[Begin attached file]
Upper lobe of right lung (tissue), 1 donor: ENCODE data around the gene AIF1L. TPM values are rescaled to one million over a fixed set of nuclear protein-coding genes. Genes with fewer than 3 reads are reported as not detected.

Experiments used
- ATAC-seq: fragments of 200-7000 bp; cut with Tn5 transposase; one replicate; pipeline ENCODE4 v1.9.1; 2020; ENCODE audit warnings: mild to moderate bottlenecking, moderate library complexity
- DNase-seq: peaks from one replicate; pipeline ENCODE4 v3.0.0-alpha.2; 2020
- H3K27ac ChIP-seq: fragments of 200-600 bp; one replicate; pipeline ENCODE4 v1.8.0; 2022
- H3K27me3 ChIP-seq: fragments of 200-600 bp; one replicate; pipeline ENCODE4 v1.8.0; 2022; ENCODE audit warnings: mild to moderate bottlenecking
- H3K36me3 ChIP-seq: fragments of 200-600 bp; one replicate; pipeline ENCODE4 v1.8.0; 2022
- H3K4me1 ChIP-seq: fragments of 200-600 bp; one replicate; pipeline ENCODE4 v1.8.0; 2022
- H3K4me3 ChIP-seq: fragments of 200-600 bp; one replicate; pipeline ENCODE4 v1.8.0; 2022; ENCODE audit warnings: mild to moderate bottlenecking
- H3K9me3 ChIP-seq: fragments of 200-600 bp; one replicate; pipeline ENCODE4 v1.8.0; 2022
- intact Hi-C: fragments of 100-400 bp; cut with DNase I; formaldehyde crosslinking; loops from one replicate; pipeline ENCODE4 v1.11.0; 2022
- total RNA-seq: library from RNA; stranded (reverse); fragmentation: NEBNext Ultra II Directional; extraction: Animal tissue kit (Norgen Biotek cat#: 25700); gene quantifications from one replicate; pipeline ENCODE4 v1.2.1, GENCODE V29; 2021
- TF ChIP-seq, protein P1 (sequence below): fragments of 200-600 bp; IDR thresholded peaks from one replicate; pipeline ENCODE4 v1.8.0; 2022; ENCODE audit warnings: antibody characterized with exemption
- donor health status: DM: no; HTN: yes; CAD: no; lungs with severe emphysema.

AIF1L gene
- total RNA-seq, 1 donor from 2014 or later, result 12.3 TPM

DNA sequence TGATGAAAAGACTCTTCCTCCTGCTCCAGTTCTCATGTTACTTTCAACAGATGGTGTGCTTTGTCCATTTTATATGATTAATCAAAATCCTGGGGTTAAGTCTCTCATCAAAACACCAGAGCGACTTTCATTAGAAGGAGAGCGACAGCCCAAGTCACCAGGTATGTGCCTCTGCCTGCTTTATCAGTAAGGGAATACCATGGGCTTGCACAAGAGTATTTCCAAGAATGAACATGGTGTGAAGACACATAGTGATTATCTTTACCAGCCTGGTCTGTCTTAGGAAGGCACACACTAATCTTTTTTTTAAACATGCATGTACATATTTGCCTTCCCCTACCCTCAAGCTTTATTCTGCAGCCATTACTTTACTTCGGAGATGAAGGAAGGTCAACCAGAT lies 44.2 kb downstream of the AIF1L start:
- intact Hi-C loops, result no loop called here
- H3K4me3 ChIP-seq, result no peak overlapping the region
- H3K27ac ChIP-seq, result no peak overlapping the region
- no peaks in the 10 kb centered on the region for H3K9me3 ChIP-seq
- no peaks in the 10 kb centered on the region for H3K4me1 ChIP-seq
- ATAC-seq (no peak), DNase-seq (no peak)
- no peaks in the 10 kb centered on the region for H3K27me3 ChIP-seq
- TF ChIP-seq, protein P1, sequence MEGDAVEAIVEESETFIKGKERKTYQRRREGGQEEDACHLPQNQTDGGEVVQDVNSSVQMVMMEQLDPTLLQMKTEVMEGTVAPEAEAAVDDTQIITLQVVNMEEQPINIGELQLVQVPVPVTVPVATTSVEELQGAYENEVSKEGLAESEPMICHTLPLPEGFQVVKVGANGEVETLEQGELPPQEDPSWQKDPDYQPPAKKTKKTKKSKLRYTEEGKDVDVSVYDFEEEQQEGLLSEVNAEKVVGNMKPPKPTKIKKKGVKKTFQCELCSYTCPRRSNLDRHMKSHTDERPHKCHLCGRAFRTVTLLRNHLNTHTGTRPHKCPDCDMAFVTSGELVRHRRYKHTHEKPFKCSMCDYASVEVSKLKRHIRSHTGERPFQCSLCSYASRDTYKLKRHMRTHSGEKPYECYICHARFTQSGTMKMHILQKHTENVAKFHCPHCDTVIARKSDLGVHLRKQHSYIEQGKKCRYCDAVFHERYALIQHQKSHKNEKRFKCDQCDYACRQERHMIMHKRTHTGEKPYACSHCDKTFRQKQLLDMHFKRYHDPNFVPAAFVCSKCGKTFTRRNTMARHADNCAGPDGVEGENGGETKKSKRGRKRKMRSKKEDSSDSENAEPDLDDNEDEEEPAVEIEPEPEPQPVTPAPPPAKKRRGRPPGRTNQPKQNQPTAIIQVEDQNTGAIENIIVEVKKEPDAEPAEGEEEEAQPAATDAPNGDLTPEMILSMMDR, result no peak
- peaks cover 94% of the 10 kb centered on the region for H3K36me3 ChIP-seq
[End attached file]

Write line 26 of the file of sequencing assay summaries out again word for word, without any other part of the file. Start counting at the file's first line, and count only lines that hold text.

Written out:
- peaks cover 94% of the 10 kb centered on the region for H3K36me3 ChIP-seq